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ZOMG I am not even kidding. I was just listening to BBC's Hardtalk with Sudan's Ambassador to the UN, Abdalmahmood Mohamed, discussing the upcoming Copenhagen summit. The ambassador is also chairman of the G77 Bloc, which represents several hundred poor and developing countries. Pre-negotiations the G77 threatened to walk out of talks if rich countries (ie US and EU) do not make further cuts in their emissions.

But interviewer Stephen Sackur wasn't satisfied with the 'diplo talk' the ambassador was spewing, and upbraided him several times regarding the facts. In fact after one of those moments Mahmood seemingly lost his temper, but Sackur bulldozered on, pulling quotes from various reports and flinging them at the ambassador. It was a little troubling at first, listening to someone who was at once patronising and scarily knowledgeable verbally attacking the interviewee. What is this, the radio version of The O'Reilly Factor? Then Sackur confirmed my suspicions when he brought up the indictment against Sudan's president. And the human rights abuses. And Darfur.

GO GO GO! Holy crap, I mean, it sounded like he wasn't a fan of Sudan's government from the beginning of the interview but I wasn't expecting Sackur to blindside the ambassador and confront him on Darfur! He even said he had been reading up on the reports and had more quotes for Mahmood. It was at this point that I thought Sackur sounded like Alan Partridge, except you know, less conceited and more politically minded. Something in the way he kept interrupting the ambassador with disdain dripping from his voice. And what's more, the ambassador was made silent many times during the discussion. Seriously, classic stuff. Go and have a listen here.
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Dramatist and author Sir John Mortimer, who created enduring character Rumpole of the Bailey, has died aged 85 after a long illness. (via BBC News)

Another talented writer lost this year and it's only January. 2009 you seem destined to be full of heartbreak ;___;
stinglikeabee: classic denny colt  (giornalista)
Join NPR's Marketplace team as they reminisce about the global financial meltdown of 2008, from a future where UC Berkeley is now iBerkeley, Google has its own college AND town, and the presidency is won by... Warren Buffett?!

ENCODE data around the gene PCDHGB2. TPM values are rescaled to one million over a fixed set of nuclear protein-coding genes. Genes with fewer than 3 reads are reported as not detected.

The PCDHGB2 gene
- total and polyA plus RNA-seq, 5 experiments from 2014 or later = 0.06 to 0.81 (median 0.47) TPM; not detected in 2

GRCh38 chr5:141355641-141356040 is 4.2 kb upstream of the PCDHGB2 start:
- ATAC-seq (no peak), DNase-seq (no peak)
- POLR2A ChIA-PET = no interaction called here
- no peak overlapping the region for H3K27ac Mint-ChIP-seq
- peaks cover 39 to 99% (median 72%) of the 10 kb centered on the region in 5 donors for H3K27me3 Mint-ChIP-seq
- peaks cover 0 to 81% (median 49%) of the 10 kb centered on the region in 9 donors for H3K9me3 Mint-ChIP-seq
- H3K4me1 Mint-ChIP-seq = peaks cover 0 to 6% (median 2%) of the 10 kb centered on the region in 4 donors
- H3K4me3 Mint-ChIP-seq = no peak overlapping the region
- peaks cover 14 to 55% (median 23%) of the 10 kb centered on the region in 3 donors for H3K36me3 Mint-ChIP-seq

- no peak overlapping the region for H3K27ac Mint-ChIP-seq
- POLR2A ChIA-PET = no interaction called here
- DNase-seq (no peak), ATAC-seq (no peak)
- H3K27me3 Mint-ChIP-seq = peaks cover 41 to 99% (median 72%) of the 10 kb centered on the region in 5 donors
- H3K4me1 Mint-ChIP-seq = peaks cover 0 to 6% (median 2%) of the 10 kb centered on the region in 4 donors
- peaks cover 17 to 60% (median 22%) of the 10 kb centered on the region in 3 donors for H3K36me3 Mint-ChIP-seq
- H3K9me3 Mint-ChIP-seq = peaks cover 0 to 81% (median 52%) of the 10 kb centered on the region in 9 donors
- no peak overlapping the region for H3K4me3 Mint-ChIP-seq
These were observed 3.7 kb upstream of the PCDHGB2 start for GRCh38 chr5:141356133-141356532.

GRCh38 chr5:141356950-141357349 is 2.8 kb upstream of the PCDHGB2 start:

You know, there was a lot of skepticism that somebody in his late 90s could take on the responsibilities of president. But you know, those miracle anti-aging drugs around 2015 helped a lot. And Warren, well, he owned basically all of America and most of the rest of the world, so it was just, really a matter of changing his title. And then shifting the capital from Washington to Omaha.
stinglikeabee: classic denny colt  (giornalista)
Came across this fantastic reference book, 'The Rough Guide to Shopping With a Conscience'. Ever wondered the difference between organic, Fairtrade, and eco-friendly? This is the guide for you. It also does a good job of explaining why it's a good idea to shop ethically, and includes plenty of links for further research. Best of all it's written factually, without sounding condescending; there is no push from the authors to pick a side, or follow every suggestion.

Where this guide stands out from other ethical lifestyle references I've browsed through is its section on money. Money matters are one of those difficult subjects to cover because it's filled with legalese, technical terms, and abundant mathematical figures that scare off the average punter. The guide covers a lot of ground, but does so in simple terms. Shareholder activism, mutual funds, credit unions, insurance, credit cards, all deciphered for the rest of us. The Rough Guide is definitely a valuable piece of information to keep at hand.

And now the Radio 4 links for the past week:

Costing The Earth - is raising free-range animals for food costing the environment?  And more surprising facts on dairy and meat.

In Business - How Michael Moritz became one of the premier venture capitalists in the world.

Unreliable Evidence - Litigants In Person, or the pros and cons of representing oneself in court

That's All Folks! The Mel Blanc story - the voice of numerous cartoon characters

Will You Still Love Me Tomorrow?  - the story of 1960s girl groups

Musical Migrants - series discovering people who have moved from their home countries to follow their musical aspirations

Sounding Post - where does the wood used to make our instruments come from?

British Jews & the Dream of Zion - Religious and secular Jews explain what Israel means to them today on its 60th anniversary

Grife, but I love Radio 4 :D
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Terry Pratchett's turning 60 next Monday (28 April) and BBC 7 is celebrating with several programmes (here). Pratchett's Discworld novels are always a good read and I will admit to having a thing for Captain Carrot (until I met the real thing, and that's another story). This time listeners are treated to adaptations of Mort, Small Gods, and The Amazing Maurice and His Educated Rodents (with David Tennant). Also available at the BBC 7 page are snippets of Pratchett's interview on topics such as fan fiction and puns. Definitely something to look forward to this weekend :D

Oh and those in LA, don't forget the book festival at UCLA this Saturday and Sunday!



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